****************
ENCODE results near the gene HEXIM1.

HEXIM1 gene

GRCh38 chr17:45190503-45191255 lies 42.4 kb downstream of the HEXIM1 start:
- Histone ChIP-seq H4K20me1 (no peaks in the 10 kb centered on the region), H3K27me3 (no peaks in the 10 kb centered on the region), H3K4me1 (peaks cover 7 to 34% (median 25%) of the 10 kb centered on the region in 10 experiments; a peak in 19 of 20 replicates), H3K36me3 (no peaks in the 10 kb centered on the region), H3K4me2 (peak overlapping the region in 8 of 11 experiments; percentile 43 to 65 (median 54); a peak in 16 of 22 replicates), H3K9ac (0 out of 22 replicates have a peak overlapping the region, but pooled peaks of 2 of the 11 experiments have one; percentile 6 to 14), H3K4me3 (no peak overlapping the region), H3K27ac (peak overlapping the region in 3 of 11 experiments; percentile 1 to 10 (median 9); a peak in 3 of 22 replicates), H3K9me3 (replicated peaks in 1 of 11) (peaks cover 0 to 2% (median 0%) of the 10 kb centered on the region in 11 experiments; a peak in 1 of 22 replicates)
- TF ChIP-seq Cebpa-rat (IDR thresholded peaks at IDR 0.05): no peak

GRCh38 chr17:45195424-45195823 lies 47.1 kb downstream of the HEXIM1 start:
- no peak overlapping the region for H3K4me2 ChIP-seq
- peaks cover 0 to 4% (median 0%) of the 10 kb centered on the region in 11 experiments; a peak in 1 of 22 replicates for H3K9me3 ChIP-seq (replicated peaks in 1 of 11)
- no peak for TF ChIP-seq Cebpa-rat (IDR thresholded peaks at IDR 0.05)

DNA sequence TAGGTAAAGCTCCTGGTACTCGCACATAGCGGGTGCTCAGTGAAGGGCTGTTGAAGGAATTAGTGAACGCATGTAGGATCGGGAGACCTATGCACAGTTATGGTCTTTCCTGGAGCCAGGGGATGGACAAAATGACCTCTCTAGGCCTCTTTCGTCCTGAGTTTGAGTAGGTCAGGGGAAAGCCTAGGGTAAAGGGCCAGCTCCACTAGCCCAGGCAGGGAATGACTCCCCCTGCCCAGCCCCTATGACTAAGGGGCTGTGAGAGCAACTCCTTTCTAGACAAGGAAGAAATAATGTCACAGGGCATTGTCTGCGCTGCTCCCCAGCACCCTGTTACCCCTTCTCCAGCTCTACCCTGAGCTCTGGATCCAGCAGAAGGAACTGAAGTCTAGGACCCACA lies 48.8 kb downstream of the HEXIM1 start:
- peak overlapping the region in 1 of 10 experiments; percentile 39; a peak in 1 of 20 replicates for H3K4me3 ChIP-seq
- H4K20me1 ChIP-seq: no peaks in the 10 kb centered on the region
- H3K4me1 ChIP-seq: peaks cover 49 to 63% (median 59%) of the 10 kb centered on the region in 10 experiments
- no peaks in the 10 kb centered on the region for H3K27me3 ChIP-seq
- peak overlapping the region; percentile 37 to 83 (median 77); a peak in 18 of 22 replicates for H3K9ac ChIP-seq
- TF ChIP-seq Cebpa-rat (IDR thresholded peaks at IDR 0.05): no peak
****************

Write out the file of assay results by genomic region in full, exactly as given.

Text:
ENCODE results near the gene HEXIM1.

HEXIM1 gene

GRCh38 chr17:45190503-45191255 lies 42.4 kb downstream of the HEXIM1 start:
- Histone ChIP-seq H4K20me1 (no peaks in the 10 kb centered on the region), H3K27me3 (no peaks in the 10 kb centered on the region), H3K4me1 (peaks cover 7 to 34% (median 25%) of the 10 kb centered on the region in 10 experiments; a peak in 19 of 20 replicates), H3K36me3 (no peaks in the 10 kb centered on the region), H3K4me2 (peak overlapping the region in 8 of 11 experiments; percentile 43 to 65 (median 54); a peak in 16 of 22 replicates), H3K9ac (0 out of 22 replicates have a peak overlapping the region, but pooled peaks of 2 of the 11 experiments have one; percentile 6 to 14), H3K4me3 (no peak overlapping the region), H3K27ac (peak overlapping the region in 3 of 11 experiments; percentile 1 to 10 (median 9); a peak in 3 of 22 replicates), H3K9me3 (replicated peaks in 1 of 11) (peaks cover 0 to 2% (median 0%) of the 10 kb centered on the region in 11 experiments; a peak in 1 of 22 replicates)
- TF ChIP-seq Cebpa-rat (IDR thresholded peaks at IDR 0.05): no peak

GRCh38 chr17:45195424-45195823 lies 47.1 kb downstream of the HEXIM1 start:
- no peak overlapping the region for H3K4me2 ChIP-seq
- peaks cover 0 to 4% (median 0%) of the 10 kb centered on the region in 11 experiments; a peak in 1 of 22 replicates for H3K9me3 ChIP-seq (replicated peaks in 1 of 11)
- no peak for TF ChIP-seq Cebpa-rat (IDR thresholded peaks at IDR 0.05)

DNA sequence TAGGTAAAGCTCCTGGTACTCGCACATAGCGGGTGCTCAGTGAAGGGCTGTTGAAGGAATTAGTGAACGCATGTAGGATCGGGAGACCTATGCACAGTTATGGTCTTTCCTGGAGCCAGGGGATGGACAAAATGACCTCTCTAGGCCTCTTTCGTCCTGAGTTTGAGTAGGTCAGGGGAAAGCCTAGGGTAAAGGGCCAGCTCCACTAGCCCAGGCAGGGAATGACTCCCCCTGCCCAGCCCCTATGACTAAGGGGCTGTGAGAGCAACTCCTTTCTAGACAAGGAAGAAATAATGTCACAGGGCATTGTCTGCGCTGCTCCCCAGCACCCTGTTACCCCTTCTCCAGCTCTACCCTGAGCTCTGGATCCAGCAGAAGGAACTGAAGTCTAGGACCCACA lies 48.8 kb downstream of the HEXIM1 start:
- peak overlapping the region in 1 of 10 experiments; percentile 39; a peak in 1 of 20 replicates for H3K4me3 ChIP-seq
- H4K20me1 ChIP-seq: no peaks in the 10 kb centered on the region
- H3K4me1 ChIP-seq: peaks cover 49 to 63% (median 59%) of the 10 kb centered on the region in 10 experiments
- no peaks in the 10 kb centered on the region for H3K27me3 ChIP-seq
- peak overlapping the region; percentile 37 to 83 (median 77); a peak in 18 of 22 replicates for H3K9ac ChIP-seq
- TF ChIP-seq Cebpa-rat (IDR thresholded peaks at IDR 0.05): no peak